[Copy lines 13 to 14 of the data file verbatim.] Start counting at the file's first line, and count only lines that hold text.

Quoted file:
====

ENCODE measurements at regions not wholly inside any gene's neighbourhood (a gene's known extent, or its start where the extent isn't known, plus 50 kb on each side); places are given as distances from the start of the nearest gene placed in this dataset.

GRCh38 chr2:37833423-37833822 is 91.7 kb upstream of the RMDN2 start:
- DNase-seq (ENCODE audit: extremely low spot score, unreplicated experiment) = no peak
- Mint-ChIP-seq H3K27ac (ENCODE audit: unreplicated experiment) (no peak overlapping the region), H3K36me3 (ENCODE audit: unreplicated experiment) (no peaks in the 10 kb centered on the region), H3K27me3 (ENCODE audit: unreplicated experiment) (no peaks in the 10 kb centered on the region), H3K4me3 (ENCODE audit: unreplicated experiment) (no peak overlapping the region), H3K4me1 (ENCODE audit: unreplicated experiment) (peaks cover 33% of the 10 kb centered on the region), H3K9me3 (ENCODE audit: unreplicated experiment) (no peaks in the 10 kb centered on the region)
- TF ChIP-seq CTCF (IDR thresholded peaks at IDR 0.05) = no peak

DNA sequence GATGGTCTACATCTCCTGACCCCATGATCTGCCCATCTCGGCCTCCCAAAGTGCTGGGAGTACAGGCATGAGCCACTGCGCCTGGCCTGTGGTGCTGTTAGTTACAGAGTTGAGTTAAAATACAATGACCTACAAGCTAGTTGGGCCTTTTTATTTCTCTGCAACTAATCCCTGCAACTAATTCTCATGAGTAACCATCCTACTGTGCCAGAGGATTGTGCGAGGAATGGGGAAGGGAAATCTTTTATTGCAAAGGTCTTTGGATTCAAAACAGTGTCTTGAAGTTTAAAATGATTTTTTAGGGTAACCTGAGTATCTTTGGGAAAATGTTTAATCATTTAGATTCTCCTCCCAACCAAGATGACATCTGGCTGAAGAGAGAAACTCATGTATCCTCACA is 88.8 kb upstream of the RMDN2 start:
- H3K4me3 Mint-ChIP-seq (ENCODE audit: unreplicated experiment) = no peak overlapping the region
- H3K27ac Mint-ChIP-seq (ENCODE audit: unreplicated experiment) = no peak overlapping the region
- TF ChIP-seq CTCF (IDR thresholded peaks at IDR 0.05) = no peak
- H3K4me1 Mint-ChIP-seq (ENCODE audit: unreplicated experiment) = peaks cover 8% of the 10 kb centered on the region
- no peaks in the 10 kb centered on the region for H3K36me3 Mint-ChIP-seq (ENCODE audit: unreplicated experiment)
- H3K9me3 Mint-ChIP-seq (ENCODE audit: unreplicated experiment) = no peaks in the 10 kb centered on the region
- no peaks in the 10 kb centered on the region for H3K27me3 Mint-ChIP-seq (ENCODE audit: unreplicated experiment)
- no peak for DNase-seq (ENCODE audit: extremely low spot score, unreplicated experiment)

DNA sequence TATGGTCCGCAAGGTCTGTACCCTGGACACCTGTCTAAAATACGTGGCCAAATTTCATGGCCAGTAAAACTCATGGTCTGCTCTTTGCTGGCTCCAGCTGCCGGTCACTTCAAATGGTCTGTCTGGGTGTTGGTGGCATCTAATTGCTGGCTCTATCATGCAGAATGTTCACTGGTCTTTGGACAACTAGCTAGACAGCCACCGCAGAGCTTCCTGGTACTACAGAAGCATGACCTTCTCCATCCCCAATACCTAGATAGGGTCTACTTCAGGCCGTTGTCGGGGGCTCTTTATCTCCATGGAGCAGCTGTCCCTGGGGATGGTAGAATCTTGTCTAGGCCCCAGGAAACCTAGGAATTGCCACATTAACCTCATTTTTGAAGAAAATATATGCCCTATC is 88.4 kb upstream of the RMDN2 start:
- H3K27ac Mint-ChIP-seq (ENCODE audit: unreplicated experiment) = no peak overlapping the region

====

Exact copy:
- no peaks in the 10 kb centered on the region for H3K27me3 Mint-ChIP-seq (ENCODE audit: unreplicated experiment)
- no peak for DNase-seq (ENCODE audit: extremely low spot score, unreplicated experiment)